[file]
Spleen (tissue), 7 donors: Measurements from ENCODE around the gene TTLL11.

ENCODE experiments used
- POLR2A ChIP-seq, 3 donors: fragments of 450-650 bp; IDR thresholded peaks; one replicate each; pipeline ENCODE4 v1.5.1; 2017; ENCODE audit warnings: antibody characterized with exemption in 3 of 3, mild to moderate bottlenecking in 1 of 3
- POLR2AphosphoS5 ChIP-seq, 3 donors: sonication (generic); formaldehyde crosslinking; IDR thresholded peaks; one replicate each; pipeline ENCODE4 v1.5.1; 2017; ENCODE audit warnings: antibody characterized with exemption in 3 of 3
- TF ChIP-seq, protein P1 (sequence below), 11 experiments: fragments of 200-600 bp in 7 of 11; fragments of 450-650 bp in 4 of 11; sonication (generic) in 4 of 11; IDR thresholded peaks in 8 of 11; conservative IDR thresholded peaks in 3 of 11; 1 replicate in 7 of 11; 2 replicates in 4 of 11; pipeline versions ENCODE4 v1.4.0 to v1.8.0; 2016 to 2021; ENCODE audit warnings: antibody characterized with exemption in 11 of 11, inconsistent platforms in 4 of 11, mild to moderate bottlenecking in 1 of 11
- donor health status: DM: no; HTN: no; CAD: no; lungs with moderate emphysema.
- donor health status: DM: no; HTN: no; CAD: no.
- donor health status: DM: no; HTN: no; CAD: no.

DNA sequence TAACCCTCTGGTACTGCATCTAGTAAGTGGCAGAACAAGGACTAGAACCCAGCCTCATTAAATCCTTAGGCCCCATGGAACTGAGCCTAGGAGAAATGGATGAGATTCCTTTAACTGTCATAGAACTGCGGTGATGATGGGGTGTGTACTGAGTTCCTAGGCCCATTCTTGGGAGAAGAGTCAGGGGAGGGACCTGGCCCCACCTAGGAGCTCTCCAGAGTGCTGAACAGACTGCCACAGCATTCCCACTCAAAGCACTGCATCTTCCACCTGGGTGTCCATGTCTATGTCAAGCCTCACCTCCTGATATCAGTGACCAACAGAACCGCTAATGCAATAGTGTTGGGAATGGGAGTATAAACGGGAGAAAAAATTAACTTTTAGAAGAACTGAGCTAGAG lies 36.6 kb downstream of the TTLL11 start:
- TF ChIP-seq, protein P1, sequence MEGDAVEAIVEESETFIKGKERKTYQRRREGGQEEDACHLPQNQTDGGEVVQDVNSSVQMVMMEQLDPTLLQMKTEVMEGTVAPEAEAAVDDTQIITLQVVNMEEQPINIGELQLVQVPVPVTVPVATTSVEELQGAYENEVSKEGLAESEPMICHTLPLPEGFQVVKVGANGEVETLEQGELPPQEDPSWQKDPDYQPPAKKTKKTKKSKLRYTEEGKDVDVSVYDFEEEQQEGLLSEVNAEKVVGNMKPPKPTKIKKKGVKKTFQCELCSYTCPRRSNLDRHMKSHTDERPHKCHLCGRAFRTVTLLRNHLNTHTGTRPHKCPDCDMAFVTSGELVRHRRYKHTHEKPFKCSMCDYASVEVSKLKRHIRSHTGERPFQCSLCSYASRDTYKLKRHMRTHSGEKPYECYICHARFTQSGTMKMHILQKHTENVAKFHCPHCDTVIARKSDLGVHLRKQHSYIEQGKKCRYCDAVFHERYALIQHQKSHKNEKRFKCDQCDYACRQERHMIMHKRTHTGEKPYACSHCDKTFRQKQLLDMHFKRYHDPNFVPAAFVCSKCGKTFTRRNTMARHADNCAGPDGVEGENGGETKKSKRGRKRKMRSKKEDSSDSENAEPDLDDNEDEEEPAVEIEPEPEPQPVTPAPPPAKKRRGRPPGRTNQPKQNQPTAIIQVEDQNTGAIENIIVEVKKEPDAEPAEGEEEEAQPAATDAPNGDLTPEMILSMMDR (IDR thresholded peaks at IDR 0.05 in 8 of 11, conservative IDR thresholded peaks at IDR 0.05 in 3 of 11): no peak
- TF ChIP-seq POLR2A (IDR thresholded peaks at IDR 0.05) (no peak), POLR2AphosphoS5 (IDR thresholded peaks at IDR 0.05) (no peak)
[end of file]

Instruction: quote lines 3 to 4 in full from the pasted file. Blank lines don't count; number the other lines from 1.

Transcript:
- POLR2A ChIP-seq, 3 donors: fragments of 450-650 bp; IDR thresholded peaks; one replicate each; pipeline ENCODE4 v1.5.1; 2017; ENCODE audit warnings: antibody characterized with exemption in 3 of 3, mild to moderate bottlenecking in 1 of 3
- POLR2AphosphoS5 ChIP-seq, 3 donors: sonication (generic); formaldehyde crosslinking; IDR thresholded peaks; one replicate each; pipeline ENCODE4 v1.5.1; 2017; ENCODE audit warnings: antibody characterized with exemption in 3 of 3